Both are contemporary, standalone stories. Favorite has a mystery element to it. The main character, a teenage girl named Angie Favorite, is the victim of a botched abduction. As the story unfolds, she finds connections between the family of the man who grabbed her, and her mother, who’d gone missing five years earlier.

Life On Hold is the story of Rae, a 15-year-old who yearns for a stable home even as her mother thrives on moving from place to place. There’s a love story and a surly new girl at school and a tragedy and a happy ending. Everything a book needs.

Q:) I noticed from a Q&A on Amazon's site under the book description for Life on Hold that you don't outline your books. I just did a Q&A with Charlie Williams on this blog (he'll be at BEA this year, too) and he mentioned on his website that he doesn't outline, either. I'm trying to discover whether that's an indicator of how writers tackle other things in their lives. Does it mean you won't be planning meticulously for BEA?

You’ve made an interesting psychological observation, Helen. I think you might be on to something. You are correct--I’m not doing any planning for the trip to New York, and thought I’d just figure it out as I went along.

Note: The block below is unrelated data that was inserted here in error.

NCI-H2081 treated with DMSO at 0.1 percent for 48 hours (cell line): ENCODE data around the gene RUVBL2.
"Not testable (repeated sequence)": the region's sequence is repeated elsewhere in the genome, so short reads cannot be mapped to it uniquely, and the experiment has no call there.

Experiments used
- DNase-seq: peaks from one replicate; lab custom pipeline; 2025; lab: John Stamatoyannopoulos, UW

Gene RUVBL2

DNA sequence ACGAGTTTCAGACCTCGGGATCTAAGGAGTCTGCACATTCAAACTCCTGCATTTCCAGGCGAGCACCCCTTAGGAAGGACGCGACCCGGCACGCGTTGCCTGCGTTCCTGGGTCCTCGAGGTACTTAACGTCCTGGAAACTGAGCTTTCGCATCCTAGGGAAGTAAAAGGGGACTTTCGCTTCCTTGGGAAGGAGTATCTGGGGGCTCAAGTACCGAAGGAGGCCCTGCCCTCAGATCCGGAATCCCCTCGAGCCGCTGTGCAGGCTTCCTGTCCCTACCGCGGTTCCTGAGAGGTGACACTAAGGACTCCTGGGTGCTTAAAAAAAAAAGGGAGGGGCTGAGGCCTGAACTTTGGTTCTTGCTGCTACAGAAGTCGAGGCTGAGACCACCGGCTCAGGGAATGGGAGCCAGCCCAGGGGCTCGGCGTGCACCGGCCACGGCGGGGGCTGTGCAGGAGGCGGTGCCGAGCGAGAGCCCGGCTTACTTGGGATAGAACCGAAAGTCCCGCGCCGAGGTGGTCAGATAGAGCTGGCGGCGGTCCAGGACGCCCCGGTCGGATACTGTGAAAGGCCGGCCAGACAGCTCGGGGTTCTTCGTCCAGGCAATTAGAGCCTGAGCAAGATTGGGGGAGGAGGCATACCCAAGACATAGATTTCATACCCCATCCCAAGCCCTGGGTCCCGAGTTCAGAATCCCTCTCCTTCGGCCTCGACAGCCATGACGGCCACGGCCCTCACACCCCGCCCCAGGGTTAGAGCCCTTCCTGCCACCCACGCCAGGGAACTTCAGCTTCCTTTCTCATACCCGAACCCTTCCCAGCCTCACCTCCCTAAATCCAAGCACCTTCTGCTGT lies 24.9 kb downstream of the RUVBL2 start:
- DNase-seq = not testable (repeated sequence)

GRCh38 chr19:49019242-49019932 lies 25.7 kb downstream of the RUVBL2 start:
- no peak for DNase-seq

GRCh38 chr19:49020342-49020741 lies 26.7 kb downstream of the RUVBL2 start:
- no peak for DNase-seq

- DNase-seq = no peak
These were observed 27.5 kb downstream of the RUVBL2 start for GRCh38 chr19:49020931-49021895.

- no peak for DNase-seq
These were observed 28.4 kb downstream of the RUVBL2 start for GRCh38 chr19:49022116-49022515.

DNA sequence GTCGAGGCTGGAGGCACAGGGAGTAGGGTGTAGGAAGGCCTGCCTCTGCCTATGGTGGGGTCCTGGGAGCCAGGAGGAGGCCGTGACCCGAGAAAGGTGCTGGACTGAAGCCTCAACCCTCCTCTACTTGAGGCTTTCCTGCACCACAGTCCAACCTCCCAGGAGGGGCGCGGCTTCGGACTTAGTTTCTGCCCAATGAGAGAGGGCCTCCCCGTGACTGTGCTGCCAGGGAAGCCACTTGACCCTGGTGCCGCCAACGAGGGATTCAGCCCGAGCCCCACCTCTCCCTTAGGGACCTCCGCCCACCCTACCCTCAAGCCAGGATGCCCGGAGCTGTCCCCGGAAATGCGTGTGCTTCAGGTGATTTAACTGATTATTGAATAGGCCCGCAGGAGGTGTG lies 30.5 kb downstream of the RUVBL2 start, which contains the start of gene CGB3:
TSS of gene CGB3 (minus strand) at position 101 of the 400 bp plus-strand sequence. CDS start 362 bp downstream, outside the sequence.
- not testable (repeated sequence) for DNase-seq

Q:) Do you have any other events planned this year where readers can see you in person or are you trying to shut yourself away and write your next book? If you're writing, can you tell us what you're working on?

I’m visiting with a few book clubs, and will be appearing at the Butler Public Library in Butler, Wisconsin later this summer. For the most part, though, this New York trip to the Book Expo is the big excitement.

My current writing project is an adult novel. It’s kind of a big mess right now, but I’m ignoring the urge to abandon it and am trying to trust the process. Fingers crossed it all comes together as I go along.

Q:) Where can we find you online? Do you have a Facebook or Twitter account or a blog?

If someone is looking for me, they can find me. :)
My website: www.karenmcquestion.com
Blog: www.mcquestionablemusings.blogspot.com
Twitter: http://twitter.com/KarenMcQuestion
Facebook: http://www.facebook.com/pages/Karen-McQuestion-Books/184458424920550#!/pages/Karen-McQuestion/107725872640353

Thanks, Karen. See you in New York.

9 comments:

inga said...